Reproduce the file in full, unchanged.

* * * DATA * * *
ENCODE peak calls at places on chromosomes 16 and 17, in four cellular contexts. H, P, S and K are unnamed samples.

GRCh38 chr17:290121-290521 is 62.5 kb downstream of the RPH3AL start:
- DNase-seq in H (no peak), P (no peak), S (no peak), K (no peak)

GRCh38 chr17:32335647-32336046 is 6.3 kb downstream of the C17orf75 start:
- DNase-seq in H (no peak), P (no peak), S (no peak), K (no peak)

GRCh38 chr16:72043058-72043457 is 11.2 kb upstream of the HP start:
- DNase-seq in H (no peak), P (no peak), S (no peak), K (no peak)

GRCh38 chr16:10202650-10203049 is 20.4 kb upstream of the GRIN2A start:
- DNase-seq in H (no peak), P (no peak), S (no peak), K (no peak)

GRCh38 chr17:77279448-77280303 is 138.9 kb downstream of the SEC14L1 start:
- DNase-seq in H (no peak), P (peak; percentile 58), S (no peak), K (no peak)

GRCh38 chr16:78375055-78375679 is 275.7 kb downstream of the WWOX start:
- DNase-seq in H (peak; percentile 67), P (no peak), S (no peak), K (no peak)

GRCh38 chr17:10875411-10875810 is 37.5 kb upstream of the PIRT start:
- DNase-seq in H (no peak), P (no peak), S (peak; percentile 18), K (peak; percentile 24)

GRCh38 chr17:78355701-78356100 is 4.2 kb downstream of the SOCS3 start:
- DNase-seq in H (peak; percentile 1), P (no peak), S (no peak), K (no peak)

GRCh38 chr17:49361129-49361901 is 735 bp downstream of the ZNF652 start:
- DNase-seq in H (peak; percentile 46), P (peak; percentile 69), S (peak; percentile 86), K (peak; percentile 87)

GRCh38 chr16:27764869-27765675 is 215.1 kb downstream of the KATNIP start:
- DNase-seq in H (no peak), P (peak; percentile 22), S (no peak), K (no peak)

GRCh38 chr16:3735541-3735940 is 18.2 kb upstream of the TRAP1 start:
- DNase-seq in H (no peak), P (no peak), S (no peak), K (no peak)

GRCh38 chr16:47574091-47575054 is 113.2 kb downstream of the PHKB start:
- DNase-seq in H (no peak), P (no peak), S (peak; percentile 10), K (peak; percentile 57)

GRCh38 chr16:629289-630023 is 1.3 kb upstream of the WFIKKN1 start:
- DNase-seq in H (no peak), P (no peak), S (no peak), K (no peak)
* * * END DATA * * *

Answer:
ENCODE peak calls at places on chromosomes 16 and 17, in four cellular contexts. H, P, S and K are unnamed samples.

GRCh38 chr17:290121-290521 is 62.5 kb downstream of the RPH3AL start:
- DNase-seq in H (no peak), P (no peak), S (no peak), K (no peak)

GRCh38 chr17:32335647-32336046 is 6.3 kb downstream of the C17orf75 start:
- DNase-seq in H (no peak), P (no peak), S (no peak), K (no peak)

GRCh38 chr16:72043058-72043457 is 11.2 kb upstream of the HP start:
- DNase-seq in H (no peak), P (no peak), S (no peak), K (no peak)

GRCh38 chr16:10202650-10203049 is 20.4 kb upstream of the GRIN2A start:
- DNase-seq in H (no peak), P (no peak), S (no peak), K (no peak)

GRCh38 chr17:77279448-77280303 is 138.9 kb downstream of the SEC14L1 start:
- DNase-seq in H (no peak), P (peak; percentile 58), S (no peak), K (no peak)

GRCh38 chr16:78375055-78375679 is 275.7 kb downstream of the WWOX start:
- DNase-seq in H (peak; percentile 67), P (no peak), S (no peak), K (no peak)

GRCh38 chr17:10875411-10875810 is 37.5 kb upstream of the PIRT start:
- DNase-seq in H (no peak), P (no peak), S (peak; percentile 18), K (peak; percentile 24)

GRCh38 chr17:78355701-78356100 is 4.2 kb downstream of the SOCS3 start:
- DNase-seq in H (peak; percentile 1), P (no peak), S (no peak), K (no peak)

GRCh38 chr17:49361129-49361901 is 735 bp downstream of the ZNF652 start:
- DNase-seq in H (peak; percentile 46), P (peak; percentile 69), S (peak; percentile 86), K (peak; percentile 87)

GRCh38 chr16:27764869-27765675 is 215.1 kb downstream of the KATNIP start:
- DNase-seq in H (no peak), P (peak; percentile 22), S (no peak), K (no peak)

GRCh38 chr16:3735541-3735940 is 18.2 kb upstream of the TRAP1 start:
- DNase-seq in H (no peak), P (no peak), S (no peak), K (no peak)

GRCh38 chr16:47574091-47575054 is 113.2 kb downstream of the PHKB start:
- DNase-seq in H (no peak), P (no peak), S (peak; percentile 10), K (peak; percentile 57)

GRCh38 chr16:629289-630023 is 1.3 kb upstream of the WFIKKN1 start:
- DNase-seq in H (no peak), P (no peak), S (no peak), K (no peak)